NEWS

Khoza: Zuma Has A 'Compromised Reflective Capacity'

The slide in morals in the party is also evidenced by Bathabile Dlamini's defence of women abusers, she says.

22/08/2017 07:29 SAST | Updated 22/08/2017 12:08 SAST
Siphiwe Sibeko / Reuters
Makhosi Khoza gestures during an interview with Reuters in Johannesburg, South Africa, July 18, 2017. REUTERS/Siphiwe Sibeko

President Jacob Zuma has a "compromised reflective capacity" and should have stepped down as president rather than put the country through the motion of no confidence vote.

This is according to Dr Makhosi Khoza, the outspoken ANC MP who was recently removed as chairperson of Parliament's portfolio committee on public service and administration, who was interviewed on SABC 2's Morning Live on Tuesday morning.

"President Zuma is a humble man... but he has a very compromised moral reflective capacity. I don't think he is able to reflect, morally, and say, right now, 'I'm putting so many people through pain'... there's no reason for us to have gone through the motion of no confidence," Khoza said.

She stressed that Zuma was not the kind of leader who took kindly to criticism, saying he took it personally.

"To me, it said a lot about his leadership style."

But the country's problems can't be attributed to Zuma alone, she said.

"But we can attribute it to the leadership collective (of the ANC) that has failed to deal with patronage and corruption."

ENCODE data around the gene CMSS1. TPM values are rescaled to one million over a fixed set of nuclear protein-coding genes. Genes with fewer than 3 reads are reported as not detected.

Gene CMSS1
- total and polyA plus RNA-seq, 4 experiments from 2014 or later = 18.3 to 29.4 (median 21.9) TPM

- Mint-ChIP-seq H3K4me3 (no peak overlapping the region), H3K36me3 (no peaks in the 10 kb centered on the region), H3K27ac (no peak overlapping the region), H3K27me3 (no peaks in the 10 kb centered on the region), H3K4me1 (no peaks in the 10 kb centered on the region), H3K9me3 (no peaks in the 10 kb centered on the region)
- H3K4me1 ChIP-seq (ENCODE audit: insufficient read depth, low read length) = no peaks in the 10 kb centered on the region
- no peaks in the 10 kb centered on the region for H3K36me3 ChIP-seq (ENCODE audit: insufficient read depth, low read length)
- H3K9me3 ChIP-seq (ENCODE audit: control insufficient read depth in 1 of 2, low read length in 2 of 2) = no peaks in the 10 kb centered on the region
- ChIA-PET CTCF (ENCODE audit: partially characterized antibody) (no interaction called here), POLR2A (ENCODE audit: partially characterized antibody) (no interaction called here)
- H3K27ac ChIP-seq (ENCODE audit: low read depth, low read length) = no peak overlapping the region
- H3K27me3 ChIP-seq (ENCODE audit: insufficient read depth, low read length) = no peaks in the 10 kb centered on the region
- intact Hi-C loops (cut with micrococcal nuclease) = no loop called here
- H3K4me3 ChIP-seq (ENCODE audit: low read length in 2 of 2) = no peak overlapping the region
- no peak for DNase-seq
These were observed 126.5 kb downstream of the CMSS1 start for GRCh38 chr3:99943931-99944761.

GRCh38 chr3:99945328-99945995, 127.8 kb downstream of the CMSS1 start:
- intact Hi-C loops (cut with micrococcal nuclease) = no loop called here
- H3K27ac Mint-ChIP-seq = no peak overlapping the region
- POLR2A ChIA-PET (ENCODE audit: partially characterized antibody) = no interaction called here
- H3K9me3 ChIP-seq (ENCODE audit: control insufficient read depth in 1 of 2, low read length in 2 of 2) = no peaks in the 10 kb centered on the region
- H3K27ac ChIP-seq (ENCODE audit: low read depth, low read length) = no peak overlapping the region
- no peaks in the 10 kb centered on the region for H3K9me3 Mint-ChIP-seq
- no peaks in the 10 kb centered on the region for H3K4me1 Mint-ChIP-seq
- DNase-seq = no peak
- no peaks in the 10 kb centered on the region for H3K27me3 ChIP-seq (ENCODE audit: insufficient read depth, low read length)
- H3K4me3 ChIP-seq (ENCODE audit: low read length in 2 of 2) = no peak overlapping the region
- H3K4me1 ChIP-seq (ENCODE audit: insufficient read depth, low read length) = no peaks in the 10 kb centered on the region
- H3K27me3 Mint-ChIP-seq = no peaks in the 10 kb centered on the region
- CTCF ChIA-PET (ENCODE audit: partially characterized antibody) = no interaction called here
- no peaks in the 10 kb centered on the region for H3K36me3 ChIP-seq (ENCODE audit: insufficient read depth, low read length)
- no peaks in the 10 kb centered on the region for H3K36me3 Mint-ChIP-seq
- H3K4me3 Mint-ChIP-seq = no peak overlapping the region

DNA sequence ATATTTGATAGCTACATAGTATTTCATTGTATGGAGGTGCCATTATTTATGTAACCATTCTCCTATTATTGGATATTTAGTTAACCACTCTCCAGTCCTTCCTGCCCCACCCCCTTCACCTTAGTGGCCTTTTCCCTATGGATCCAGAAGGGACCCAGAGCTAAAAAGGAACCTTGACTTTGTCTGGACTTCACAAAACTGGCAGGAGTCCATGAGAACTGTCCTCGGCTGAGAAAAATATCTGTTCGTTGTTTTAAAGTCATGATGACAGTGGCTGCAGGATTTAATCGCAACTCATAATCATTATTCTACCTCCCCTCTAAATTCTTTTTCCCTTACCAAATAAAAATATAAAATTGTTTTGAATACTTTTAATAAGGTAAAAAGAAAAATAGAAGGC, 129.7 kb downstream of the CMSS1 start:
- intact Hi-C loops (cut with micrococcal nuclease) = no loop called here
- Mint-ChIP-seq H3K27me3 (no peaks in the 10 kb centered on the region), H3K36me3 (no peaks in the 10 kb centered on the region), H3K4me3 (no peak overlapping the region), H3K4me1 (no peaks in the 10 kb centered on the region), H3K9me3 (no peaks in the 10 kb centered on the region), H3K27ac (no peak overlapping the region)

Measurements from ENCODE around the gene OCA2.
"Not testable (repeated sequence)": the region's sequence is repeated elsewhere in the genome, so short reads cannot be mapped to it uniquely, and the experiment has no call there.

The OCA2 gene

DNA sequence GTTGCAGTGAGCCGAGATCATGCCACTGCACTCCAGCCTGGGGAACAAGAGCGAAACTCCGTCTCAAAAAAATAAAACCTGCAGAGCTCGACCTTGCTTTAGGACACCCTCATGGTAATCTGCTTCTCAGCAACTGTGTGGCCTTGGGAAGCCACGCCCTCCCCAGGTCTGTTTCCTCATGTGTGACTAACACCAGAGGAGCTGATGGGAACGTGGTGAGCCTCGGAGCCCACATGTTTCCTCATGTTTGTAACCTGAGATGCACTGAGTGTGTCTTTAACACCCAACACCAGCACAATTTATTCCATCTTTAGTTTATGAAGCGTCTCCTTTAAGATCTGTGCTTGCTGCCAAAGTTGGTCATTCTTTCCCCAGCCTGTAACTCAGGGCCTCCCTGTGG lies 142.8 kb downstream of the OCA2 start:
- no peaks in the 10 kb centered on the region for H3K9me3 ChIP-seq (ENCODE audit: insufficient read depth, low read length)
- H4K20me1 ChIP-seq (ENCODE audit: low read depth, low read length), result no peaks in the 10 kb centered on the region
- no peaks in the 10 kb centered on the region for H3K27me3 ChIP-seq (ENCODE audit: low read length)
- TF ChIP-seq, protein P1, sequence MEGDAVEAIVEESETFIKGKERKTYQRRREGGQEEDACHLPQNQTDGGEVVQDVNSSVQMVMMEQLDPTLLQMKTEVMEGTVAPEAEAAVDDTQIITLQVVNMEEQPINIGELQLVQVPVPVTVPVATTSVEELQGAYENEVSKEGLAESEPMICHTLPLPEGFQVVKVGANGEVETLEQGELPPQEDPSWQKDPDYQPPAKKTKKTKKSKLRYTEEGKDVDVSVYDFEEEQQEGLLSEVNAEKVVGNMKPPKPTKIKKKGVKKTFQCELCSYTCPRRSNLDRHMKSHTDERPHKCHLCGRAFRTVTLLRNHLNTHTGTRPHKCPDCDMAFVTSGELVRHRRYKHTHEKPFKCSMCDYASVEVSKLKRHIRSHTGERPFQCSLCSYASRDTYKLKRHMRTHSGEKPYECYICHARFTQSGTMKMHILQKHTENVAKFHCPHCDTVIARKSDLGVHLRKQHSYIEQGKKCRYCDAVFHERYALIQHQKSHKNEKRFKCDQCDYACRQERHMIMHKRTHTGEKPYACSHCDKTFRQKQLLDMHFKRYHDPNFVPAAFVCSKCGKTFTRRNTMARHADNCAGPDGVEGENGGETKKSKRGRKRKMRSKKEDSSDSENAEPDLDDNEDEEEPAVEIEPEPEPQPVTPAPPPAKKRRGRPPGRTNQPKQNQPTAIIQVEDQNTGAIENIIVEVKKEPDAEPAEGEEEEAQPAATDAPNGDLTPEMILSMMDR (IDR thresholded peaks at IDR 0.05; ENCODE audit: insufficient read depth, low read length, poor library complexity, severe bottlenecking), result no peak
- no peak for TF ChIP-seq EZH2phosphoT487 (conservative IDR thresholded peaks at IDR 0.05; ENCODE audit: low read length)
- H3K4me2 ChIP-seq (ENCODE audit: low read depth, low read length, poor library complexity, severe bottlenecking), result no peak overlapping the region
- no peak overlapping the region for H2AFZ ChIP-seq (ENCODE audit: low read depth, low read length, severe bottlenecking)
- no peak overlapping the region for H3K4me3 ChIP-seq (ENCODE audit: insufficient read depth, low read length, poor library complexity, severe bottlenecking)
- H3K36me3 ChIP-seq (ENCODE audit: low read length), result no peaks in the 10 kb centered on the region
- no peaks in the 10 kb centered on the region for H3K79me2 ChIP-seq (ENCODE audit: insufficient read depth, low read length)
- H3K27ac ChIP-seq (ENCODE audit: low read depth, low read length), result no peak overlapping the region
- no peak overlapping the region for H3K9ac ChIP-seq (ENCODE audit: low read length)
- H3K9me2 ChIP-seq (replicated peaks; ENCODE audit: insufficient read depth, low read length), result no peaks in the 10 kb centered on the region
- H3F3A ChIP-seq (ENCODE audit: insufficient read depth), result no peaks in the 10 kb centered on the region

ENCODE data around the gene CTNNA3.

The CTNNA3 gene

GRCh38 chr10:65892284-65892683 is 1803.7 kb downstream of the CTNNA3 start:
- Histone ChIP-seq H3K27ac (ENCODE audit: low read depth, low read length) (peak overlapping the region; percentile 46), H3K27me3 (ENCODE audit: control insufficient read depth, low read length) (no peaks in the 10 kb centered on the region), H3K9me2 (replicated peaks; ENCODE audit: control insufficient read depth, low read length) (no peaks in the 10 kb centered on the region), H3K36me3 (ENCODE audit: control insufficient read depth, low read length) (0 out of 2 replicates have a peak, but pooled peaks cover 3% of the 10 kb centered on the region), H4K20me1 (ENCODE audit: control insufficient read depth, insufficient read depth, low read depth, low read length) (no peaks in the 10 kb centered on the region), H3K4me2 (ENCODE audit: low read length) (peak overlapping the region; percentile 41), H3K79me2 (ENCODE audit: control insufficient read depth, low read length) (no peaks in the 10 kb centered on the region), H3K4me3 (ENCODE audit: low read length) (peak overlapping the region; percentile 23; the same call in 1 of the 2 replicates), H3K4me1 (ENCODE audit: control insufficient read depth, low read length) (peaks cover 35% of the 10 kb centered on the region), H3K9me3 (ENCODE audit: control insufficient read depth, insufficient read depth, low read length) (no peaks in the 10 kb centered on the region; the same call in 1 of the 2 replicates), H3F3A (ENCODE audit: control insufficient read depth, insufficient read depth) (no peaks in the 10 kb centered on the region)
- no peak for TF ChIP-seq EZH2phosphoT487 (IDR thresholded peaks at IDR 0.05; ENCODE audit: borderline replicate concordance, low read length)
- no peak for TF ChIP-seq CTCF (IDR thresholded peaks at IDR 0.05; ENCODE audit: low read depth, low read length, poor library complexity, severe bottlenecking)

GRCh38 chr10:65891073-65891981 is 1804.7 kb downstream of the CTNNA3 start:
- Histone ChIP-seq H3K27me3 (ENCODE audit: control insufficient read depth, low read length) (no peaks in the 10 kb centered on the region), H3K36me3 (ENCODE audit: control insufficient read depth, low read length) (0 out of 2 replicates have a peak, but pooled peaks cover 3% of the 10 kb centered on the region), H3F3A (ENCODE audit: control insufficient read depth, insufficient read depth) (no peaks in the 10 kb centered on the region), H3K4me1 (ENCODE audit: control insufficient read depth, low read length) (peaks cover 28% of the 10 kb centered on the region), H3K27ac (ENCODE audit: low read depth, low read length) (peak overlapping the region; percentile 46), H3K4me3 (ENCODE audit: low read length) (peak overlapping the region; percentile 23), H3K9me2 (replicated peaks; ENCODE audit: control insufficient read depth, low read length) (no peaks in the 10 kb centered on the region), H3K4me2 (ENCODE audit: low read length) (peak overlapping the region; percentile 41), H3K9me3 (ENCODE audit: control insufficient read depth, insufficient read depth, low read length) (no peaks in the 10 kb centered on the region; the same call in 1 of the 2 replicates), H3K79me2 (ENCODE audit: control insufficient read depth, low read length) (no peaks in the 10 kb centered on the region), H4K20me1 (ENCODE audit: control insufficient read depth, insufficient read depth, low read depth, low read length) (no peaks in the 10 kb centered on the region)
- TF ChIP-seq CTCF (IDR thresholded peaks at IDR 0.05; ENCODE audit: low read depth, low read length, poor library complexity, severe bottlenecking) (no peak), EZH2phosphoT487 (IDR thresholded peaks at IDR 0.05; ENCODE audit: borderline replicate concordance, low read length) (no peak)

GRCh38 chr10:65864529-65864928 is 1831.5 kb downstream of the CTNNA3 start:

Khoza also criticised the ANC Womens League for its role in defending Zuma during his rape trial and for comments made by its president Bathabile Dlamini.

Dlamini had said there were "worse men" in the ANC than former deputy minister of higher education Mduduzi Manana, who resigned after being accused of assaulting a woman.

The ANCWL's support of Zuma during his rape trial was a "miscarriage of justice" and a betrayal of women's liberation and the league was not doing what it was supposed to, said Khoza.

She said the league ought to have supported the alleged rape victim.

"I'm sorry that I wasn't able to speak out as I should have... you believe in democratic centralism and that's how you are socialised..."

But there "comes a time" when talking to the party about its flaws does not work, she said.

Khoza lashed out at Dlamini for her handling of the Manana assault case.

"Why was Bathabile Dlamini quiet (about the other men)? And being the president of the ANCWL, why is she trivialising what Manana did? It's a betrayal of the highest order to women."

Khoza said she had seen how corruption was "eating the party". This was evidenced by the loss of the Cape Town, Johannesburg and Tshwane metros in the 2016 elections.

"If they see it (speaking out) as ill-discipline, hard luck for them," she said.